Well the board just opened publicly last weekend so it's not quite a week old. We have a few TT members but not a lot yet. Feel free to tell your TT friends. We are also looking for a good moderator for this forum preferably someone with a lot of TT experience.

    Here is my 2 cents on turbo cool down time...

    When you drive hard on the track or just a spirited drive through the mountain passes it is always best to bring the car back to "normal" operating temps. This goes for engine oil, coolant, brakes and of course turbos. The last thing you want to do to your car is park it, shut it off and crank the handbrake on. All of these can lead to premature failures caused by excessive heat that parts were not designed for. So it is always best to drive "normally" for a few miles or park and idle the car for 2-10 minutes. How long depends on your cars current temps. For instance after running 20 or hot laps at the track it usually takes my (normally aspirated) car about 5 minutes to reach normal temps.

    As to turbo timers... that is your call. If you really don't have time cool your car down then I guess they could be useful. I (personally) just have a problem walking away from car with it still running.

    Hope this helps some... :D

  8. When Gert lists the adjustable GT3 sway bars on his site, is he referring to the "old" GT3 bars or the new '04 bars?
    They are the older GT3 swaybars... but I don't have part numbers for the new ones yet so they could be they same.

    Also, as I understand it, unlike the H&R coilover kit which starts 30mm lower than stock in front, the Bilstein PSS-9 lowers the car from 0-35mm front and from 0-30 mm rear, relative to the European standard suspension which is 10mm lower than our standard setup. So at it's minimum setting the PSS-9 would be only 10mm lower than U.S. stock front and rear, which is actually higher than my ROW M030. That's what I got from the Carnewal site. Am I missing something?
    My misunderstanding, I read "coilovers" in the last line and assumed H&R coilovers... my bad. You are correct on the PSS-9 starting at RoW Standard height. So you will likely go at least to RoW M030 height (20 mm front and 10 mm rear).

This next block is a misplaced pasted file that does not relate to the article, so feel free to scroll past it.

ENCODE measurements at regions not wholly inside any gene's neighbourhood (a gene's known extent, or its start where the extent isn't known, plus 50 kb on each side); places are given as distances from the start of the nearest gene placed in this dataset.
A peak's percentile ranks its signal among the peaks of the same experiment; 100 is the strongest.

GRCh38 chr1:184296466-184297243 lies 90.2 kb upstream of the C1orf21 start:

Yeah, no hurry on the radiator... i was just teasing :jump:

  9. Thanks Mike!

    The RoW M030 swaybars are:

    Front: 23.6 mm

    Rear: 19.6 mm

    The GT3 (old GT3 not MY04)

    Front: 26.7 mm

    Rear: 20.8 mm

    Just remember that the coilovers lower the car (from stock) about 1 inch. That is the at the highest setting. So if that is okay for your driving then there is no other problem I am aware of. You can always go down from there but not up (higher).

    p.s. Ready for that 3rd radiator yet? :unsure:

  10. Teaching

    1. With the ignition switched on, press the "lift" button and move the lifting/sliding roof drive to the "raised" limit position.

    2. Press "lift" button again and keep depressed. After around 10 seconds, a complete cycle takes place from the "raised" limit position to the positions "lower - open - close".

    3. Teaching of the characteristics has been completed after this process.


    The "raise" button must not be released during the entire process. In the event of a restart, the lifting/sliding roof must always be moved to the raised limit position first.

    4. If the lifting/sliding roof drive should move back in Item 1, then the closing force limitation function has responded (lifting/sliding force drive was taught). The "open" button must be re-taught in this case.


    1. Press the "open" button until the sliding roof stops. Then release the button. Press again until the lifting/sliding roof drive stops again. Then release the button.

    2. Press "open" button again and keep depressed. The entire process takes place after approx. 10 seconds: "close - lift - lower - open - close"

  11. Porsche has redesigned the oil seal, the installation tools and re-trained the dealers on proper replacement of the RMS. According to a recent TSB (Technical Support Bulletin) Porsche dealers are now supposed to perform a test prior to replacing the oil seal. The test involves checking the mating surface for the seal. If the fit of the special tool is not tight enough... you get a new engine.

  12. When a fixed factory (Porsche) spoiler is added there is a change to the wiring harness to disable that warning. You need to purchase and install (5 min max) the following new harness: 996 612 070 51 Wiring Harness.

    Technical Details:

    Check whether there is a jumper connecting pin 2 (which is already jumped from pin 1) to pin 5 on plug X23 of the new wiring harness (connection to the vehicle). If this is the case, the spoiler extended signal will be constantly present at the control module and the warning light of the retractable rear spoiler will not light. (at speeds above 74mph).

    Connect the plug connection of the new wiring harness to the vehicle. Route the wiring harness along the hood shock to the fan housing and attach it on the rear lid with two (2) fastening clips. Connect the fan and interior lamp plugs. Done.